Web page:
Last updated: September 14, 2020
Drug abuse is a growing epidemic in the city of Atlanta. In 2012, the city ranked sixth in Forbes’ list of the most dangerous cities in the country. What makes the city more prone to drugs is the fact that it is a tourist destination and an education center. It is the seventh most visited city in the US and has over 30 universities and colleges.
The abuse of prescription drugs including synthetic opioids had decreased to 2.8% in 2013. However, the low record seems to have been due to their exclusion from the testing panel. The Department of Transport lately added opioids such as Hydrocodone, oxycodone, and hydromorphone to the drug-testing panel citing increased abuse among employees.
Hydrocodone is one of the opioids that is fast growing into an epidemic. The number of seized items that had the drug increased from 564 in 2011 to 641 in 2012. Center for Disease Control and Prevention also indicates a rise in drug overdose deaths.
Cocaine abuse has significantly decreased over the years. Only 10.5% of those abusing cocaine sought help in Atlanta Rehab centers. The number had steadily declined from 12.8% in 2010. The number had dropped further to 9.2% by the end of the first half of 2013. A fact not revealed by these statistics is that most cocaine abusers in the past ten years are aged between 24 and 35 years.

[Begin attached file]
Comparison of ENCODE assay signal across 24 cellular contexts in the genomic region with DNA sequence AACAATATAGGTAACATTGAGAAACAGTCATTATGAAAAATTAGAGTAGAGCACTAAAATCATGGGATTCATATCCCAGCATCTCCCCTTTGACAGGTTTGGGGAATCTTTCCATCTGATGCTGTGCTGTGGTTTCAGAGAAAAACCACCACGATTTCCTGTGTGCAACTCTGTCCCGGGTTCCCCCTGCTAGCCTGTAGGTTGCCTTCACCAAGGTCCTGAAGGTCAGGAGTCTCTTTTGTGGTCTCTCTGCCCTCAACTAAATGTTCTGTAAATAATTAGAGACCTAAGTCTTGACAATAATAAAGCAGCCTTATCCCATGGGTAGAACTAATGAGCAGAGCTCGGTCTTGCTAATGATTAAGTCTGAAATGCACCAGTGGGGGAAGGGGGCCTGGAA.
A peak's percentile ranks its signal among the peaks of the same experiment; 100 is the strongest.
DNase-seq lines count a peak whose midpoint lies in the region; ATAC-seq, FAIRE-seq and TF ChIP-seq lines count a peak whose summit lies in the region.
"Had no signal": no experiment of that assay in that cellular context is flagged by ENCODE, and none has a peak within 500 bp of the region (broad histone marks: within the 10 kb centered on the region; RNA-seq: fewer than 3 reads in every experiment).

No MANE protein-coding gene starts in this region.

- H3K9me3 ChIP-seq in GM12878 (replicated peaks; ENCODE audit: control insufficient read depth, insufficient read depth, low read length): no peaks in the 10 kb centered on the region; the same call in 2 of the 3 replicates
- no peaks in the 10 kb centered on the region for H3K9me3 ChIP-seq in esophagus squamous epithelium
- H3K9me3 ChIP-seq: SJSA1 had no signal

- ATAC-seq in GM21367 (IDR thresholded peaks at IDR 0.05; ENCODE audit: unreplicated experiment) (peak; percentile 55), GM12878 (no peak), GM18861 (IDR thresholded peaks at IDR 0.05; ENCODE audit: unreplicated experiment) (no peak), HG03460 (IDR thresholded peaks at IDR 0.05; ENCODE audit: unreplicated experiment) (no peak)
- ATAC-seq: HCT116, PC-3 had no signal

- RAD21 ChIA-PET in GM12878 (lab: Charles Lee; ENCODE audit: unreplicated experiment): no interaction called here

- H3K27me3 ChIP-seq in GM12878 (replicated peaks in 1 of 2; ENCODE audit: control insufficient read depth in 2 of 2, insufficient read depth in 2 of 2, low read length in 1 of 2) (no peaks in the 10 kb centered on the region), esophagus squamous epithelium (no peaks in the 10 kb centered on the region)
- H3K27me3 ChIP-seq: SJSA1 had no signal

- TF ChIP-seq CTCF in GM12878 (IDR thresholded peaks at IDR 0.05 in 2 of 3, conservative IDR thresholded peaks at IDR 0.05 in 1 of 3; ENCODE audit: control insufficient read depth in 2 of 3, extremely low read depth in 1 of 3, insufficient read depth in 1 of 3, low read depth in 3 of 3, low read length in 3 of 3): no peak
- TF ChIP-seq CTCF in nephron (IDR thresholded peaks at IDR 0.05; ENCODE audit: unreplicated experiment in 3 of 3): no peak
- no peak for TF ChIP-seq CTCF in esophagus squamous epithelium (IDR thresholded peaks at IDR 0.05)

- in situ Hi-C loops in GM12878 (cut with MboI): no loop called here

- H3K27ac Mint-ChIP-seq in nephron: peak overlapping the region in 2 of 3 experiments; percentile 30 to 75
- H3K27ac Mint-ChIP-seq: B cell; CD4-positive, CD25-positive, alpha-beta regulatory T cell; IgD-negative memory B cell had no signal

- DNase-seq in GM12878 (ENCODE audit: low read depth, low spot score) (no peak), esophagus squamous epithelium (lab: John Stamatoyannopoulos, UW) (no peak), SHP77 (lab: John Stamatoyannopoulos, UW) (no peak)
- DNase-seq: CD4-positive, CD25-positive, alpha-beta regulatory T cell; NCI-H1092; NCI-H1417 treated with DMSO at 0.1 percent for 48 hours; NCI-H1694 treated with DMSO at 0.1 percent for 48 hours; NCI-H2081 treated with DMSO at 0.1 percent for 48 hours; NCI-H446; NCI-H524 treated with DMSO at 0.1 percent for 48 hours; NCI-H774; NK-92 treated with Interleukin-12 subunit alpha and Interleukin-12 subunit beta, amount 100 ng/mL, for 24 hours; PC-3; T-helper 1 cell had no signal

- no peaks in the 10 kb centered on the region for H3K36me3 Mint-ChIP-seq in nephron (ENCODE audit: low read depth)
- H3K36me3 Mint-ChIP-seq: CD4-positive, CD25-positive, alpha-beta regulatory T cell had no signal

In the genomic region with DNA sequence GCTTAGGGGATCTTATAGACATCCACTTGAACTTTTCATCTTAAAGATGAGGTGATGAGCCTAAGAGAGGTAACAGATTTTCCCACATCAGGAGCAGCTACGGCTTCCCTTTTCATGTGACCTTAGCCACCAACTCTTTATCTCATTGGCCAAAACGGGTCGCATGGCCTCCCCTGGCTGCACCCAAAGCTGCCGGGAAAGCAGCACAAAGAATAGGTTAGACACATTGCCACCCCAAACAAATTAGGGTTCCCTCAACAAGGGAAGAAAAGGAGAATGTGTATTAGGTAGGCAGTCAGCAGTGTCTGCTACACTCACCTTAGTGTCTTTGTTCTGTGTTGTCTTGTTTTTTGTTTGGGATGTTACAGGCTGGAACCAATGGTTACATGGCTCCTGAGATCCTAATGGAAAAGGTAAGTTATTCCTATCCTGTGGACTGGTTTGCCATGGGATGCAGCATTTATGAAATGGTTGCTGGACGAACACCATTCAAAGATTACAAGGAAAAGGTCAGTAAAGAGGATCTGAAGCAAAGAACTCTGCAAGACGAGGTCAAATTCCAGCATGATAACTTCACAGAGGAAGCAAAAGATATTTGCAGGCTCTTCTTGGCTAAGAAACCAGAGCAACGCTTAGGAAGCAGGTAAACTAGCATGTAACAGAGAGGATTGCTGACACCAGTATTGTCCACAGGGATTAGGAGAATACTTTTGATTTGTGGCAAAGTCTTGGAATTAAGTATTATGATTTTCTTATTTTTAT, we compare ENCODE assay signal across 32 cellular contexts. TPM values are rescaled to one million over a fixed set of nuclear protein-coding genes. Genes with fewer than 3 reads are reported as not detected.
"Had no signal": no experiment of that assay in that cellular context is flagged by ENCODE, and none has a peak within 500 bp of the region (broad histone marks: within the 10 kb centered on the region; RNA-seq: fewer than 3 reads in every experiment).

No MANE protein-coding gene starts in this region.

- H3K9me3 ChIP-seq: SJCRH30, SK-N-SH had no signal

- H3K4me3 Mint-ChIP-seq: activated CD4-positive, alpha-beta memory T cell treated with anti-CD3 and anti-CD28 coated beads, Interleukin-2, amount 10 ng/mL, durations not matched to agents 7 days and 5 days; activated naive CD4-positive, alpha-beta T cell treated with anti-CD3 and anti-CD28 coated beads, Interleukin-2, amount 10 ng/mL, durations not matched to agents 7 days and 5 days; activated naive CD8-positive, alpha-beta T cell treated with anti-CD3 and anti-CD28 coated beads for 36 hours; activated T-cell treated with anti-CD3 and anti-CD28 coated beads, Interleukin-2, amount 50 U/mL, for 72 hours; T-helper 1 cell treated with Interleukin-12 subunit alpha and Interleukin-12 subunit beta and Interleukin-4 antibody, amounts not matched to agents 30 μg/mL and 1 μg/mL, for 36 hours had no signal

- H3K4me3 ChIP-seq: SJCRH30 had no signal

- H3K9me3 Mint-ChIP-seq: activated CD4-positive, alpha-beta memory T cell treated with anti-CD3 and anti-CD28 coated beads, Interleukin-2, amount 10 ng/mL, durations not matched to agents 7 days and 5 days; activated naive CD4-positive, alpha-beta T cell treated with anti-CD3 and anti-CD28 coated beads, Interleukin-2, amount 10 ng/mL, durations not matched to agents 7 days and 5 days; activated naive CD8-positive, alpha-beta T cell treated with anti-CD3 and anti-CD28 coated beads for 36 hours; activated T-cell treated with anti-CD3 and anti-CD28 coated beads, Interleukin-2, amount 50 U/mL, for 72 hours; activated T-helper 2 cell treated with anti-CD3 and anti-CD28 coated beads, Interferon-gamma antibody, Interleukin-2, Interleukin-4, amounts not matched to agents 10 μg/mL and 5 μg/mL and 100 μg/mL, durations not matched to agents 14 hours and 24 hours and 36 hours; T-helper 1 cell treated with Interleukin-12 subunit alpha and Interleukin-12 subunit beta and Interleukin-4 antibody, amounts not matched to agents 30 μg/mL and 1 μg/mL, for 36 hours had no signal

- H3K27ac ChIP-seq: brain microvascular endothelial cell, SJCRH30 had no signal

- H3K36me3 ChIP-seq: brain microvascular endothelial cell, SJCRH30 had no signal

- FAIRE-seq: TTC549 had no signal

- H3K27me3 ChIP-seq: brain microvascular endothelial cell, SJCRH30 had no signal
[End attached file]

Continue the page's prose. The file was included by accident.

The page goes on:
Georgia’s Poison Control Center and State Medical Examiners reported a decline in the number of cocaine-related poisonings and deaths between 2010 and 2013 financial years. Moreover, reports from the National Forensic Laboratory Information System showed little change in the number of cocaine found in seized items. It had been 22.5% in 2012, but this dropped slightly to 22.3% in 2013.
Heroin abuse is on the increase in the city of Atlanta and is more prevalent among young adults. They made up 57.7% of all who were admitted in 2011 seeking primary heroin treatment. The number increased over the years to 58.4% and eventually to 63.6% in 2012 and 2013 respectively.
Heroin trafficking is rapidly increasing in Atlanta. The number of items that the NFLIS found to have heroin in in 2011 was 328. They rose to 512 in 2012 and finally to 700 in 2013. Ethnographic reports also showed that the South American and Mexican heroin types were the most available at the retail level.
It is the most widely abused drug in Atlanta City, where it is still considered illegal. However, the number of those seeking treatment for marijuana treatment had dropped from 17.3% in 2011 to 16.1% in 2013. The Arrestee Drug Abuse Monitoring Program, Atlanta Chapter, reported a reduced positive urine test among local arrestees.
Meth, as it is commonly known, is becoming the most increasingly abused drugs in Atlanta. The statistics show that the number of those seeking meth treatment had increased steadily between 2011 and 2013, from 5.7% to 6.8%. Its trafficking has also been on the rise with the amount of meth in seized items increasing to an all-time high in 2013.
Sources show that alcohol is the most used drug in Atlanta comprising nearly half of all those seeking treatments. It is a leading secondary drug used by marijuana and cocaine users. The combination of alcohol and other drugs causes the highest drug-related deaths in the city.